Q: I was hoping for more from my shares of Microsoft Corp. Has the company lost its spark? --C.M., via the Internet
A: The world's largest software company must bulk up to do Internet battle with Google Inc.
To accomplish this, it is paying a premium cash price of about $6 billion to acquire aQuantive Inc., a leading advertising agency for the Internet that has strong display- and banner-ad technology. That is the largest acquisition in Microsoft's history.
In addition, it recently bought a minority stake in its job-listings partner CareerBuilder.com for an undisclosed amount. While reported talks to acquire Yahoo Inc. have been inconclusive, some type of partnership could take place there, too.
Microsoft Chief Executive Steve Ballmer, acknowledging that most of his firm's 150 or so acquisitions since 1990 have been relatively small, has stated, "We are open to large acquisitions."
No wonder. Microsoft was reportedly outbid for the Web ad giant DoubleClick by Google, which paid $3.1 billion. Few major online ad firms were left.
The online ad market continues to grow faster than any of Microsoft's core businesses. Critics believe Microsoft hasn't been waging an aggressive enough fight against Google.
Shares of Microsoft (MSFT) are up 6 percent this year following a gain of 14 percent last year and losses of 2 percent in 2004 and 2005. Earnings rose 65 percent in its most recent quarter, thanks in part to demand for its new Windows Vista operating system. Nearly 40 million Vista licenses were sold in the first 100 days after the Jan. 30 introduction.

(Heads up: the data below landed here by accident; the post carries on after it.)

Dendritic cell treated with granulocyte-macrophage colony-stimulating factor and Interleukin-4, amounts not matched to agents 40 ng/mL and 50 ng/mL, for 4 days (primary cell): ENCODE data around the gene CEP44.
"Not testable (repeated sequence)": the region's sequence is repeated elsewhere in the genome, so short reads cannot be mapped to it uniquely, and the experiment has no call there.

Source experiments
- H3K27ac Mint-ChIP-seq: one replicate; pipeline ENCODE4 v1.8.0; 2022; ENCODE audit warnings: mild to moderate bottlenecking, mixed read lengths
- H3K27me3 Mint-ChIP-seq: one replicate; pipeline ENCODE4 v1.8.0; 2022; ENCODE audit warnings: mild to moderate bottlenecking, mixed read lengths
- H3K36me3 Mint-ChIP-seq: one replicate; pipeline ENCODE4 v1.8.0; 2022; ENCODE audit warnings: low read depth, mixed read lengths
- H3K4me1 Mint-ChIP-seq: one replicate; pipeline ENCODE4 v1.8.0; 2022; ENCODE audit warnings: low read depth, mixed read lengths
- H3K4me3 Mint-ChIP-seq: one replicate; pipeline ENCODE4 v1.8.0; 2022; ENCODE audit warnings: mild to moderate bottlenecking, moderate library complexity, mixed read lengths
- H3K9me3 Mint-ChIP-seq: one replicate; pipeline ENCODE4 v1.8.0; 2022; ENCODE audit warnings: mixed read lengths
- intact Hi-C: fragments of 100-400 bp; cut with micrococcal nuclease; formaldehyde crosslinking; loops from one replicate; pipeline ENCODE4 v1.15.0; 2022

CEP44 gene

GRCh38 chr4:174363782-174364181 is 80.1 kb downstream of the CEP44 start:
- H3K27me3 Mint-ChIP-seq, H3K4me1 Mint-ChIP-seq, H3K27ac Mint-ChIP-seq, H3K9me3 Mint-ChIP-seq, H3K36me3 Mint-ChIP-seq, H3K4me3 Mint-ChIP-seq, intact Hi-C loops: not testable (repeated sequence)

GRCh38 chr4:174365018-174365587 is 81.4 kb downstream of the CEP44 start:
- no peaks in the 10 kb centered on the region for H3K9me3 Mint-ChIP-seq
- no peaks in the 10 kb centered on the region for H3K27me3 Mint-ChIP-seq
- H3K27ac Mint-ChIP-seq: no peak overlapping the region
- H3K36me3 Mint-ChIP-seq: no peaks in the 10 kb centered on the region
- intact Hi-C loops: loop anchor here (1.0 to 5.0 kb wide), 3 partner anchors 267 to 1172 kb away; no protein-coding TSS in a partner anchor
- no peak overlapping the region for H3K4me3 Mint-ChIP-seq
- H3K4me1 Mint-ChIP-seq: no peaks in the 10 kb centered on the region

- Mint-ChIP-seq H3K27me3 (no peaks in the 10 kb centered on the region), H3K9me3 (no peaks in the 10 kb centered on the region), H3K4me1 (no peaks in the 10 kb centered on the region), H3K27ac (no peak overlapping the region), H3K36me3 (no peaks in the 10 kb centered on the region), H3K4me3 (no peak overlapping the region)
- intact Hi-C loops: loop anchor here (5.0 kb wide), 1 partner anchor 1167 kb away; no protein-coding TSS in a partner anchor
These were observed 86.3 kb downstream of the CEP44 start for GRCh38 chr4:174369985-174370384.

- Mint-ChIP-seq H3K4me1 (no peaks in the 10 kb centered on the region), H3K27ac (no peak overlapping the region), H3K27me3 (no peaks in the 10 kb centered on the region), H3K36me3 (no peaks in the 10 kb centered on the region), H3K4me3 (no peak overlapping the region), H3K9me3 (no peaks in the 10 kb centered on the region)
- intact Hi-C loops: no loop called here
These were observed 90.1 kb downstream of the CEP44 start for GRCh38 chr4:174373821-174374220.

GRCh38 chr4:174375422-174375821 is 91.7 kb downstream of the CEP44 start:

Meanwhile, the third installment of Microsoft's important Halo video-game franchise is scheduled to be available in U.S. retail stores Sept. 25 and European stores the following day. Fourteen million units of Halo games have been sold, which has driven sales of the popular Xbox and Xbox 360 video-game consoles.
The consensus analyst recommendation on shares of Microsoft is "buy," according to Thomson Financial. That consists of 16 "strong buys," 14 "buys," 11 "holds" and one "sell."
The majority of Microsoft's revenue and profit still comes from its Windows operating system and Office productivity suite. Yet it must now deal with the trend toward software as a service, in which software is delivered over the Internet and paid for with licenses, subscriptions or advertising. Other challenges are software piracy, regulatory scrutiny and competitors such as Firefox and Linux.
Earnings are expected to rise 17 percent in its current fiscal year ending in June and 15 percent next fiscal year. The five-year annualized growth rate is projected to be 12 percent, versus 14 percent for the application software industry.
Q: I'm not as familiar with the Brandywine Blue Fund as I am with the Brandywine Fund. What's your opinion of it? --R.R., via the Internet
A: There is overlap in the two portfolios, which both emphasize growth and trade stocks frequently.
But Brandywine Blue Fund focuses on larger-capitalization companies and owns less than half as many stock names as the better-known Brandywine Fund.